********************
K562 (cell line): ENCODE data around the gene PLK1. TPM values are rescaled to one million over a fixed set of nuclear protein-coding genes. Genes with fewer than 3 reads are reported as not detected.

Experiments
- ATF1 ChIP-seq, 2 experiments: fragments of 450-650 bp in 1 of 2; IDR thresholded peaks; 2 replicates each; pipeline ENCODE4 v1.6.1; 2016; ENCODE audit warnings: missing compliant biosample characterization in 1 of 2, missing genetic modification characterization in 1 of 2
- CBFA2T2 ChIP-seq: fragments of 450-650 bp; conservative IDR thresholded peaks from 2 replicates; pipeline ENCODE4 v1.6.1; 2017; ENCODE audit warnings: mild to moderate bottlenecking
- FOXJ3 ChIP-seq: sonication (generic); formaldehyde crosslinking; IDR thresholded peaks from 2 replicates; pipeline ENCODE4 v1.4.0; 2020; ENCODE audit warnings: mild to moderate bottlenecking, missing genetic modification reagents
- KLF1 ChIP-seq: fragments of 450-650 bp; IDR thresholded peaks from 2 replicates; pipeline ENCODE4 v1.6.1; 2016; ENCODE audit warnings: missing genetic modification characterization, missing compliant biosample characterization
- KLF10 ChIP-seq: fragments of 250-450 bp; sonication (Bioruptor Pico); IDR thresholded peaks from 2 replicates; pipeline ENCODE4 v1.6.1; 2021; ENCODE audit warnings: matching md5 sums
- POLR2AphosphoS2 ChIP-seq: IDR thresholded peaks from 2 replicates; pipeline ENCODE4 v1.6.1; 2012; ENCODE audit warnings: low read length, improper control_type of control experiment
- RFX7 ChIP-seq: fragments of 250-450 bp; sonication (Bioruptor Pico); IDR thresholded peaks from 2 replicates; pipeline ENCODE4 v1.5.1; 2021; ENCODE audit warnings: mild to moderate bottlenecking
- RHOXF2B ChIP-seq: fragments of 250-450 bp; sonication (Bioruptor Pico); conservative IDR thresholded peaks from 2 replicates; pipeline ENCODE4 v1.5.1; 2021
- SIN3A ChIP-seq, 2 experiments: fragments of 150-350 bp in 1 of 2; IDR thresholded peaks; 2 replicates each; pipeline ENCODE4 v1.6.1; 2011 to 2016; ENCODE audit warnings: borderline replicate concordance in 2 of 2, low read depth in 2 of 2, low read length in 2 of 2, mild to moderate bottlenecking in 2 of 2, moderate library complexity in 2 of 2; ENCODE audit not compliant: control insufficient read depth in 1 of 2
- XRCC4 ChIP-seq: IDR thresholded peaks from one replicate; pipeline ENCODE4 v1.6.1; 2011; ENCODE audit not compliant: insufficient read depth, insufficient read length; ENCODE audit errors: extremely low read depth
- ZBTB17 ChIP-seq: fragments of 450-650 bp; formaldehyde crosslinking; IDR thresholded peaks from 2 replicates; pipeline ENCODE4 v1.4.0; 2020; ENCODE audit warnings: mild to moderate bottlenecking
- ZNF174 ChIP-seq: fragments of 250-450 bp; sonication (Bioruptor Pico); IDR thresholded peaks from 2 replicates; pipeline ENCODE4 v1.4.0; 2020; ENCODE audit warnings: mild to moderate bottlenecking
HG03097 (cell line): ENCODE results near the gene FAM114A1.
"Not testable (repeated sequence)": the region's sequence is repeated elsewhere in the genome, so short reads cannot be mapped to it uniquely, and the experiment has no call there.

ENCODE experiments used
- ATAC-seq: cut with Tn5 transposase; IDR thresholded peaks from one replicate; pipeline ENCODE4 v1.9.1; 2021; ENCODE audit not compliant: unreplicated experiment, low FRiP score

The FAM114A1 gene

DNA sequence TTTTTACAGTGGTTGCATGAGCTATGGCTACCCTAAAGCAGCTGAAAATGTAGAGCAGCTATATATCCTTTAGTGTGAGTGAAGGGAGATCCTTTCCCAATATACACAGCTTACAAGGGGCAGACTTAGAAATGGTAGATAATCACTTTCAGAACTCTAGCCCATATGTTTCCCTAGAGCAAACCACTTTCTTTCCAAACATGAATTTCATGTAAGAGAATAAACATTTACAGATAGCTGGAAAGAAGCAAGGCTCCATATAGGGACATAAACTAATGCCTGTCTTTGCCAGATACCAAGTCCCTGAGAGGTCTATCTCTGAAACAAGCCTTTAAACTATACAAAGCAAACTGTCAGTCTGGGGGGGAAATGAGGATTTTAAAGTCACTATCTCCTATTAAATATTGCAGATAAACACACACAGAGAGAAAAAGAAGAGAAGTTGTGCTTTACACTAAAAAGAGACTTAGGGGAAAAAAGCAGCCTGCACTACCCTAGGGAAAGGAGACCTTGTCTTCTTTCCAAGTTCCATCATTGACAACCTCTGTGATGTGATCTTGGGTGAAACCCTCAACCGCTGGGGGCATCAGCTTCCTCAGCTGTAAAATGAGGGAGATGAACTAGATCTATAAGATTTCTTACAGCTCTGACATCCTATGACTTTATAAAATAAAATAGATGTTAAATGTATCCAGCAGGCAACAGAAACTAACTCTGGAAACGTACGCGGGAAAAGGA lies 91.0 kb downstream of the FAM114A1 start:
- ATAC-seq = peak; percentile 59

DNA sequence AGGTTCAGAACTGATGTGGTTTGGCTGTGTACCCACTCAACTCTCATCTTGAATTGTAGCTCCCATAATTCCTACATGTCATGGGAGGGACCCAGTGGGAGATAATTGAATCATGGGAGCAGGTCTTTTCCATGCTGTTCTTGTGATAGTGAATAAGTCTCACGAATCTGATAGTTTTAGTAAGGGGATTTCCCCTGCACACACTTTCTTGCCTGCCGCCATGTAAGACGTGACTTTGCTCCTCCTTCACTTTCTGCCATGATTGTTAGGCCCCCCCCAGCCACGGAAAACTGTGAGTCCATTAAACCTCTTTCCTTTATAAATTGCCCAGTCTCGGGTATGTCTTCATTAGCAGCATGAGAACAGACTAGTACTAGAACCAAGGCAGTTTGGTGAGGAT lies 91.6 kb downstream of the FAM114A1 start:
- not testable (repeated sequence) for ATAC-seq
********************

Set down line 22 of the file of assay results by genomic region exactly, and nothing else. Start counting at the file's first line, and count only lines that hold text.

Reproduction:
DNA sequence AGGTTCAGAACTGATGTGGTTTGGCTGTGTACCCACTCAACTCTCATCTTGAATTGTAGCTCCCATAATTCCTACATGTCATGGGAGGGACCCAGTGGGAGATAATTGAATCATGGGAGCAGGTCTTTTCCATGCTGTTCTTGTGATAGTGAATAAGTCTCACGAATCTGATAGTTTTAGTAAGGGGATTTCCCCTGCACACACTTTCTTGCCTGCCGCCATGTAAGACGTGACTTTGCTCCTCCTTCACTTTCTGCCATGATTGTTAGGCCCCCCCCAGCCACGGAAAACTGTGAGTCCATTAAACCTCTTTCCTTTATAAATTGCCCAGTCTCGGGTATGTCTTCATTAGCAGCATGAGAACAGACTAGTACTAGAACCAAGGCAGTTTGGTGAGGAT lies 91.6 kb downstream of the FAM114A1 start: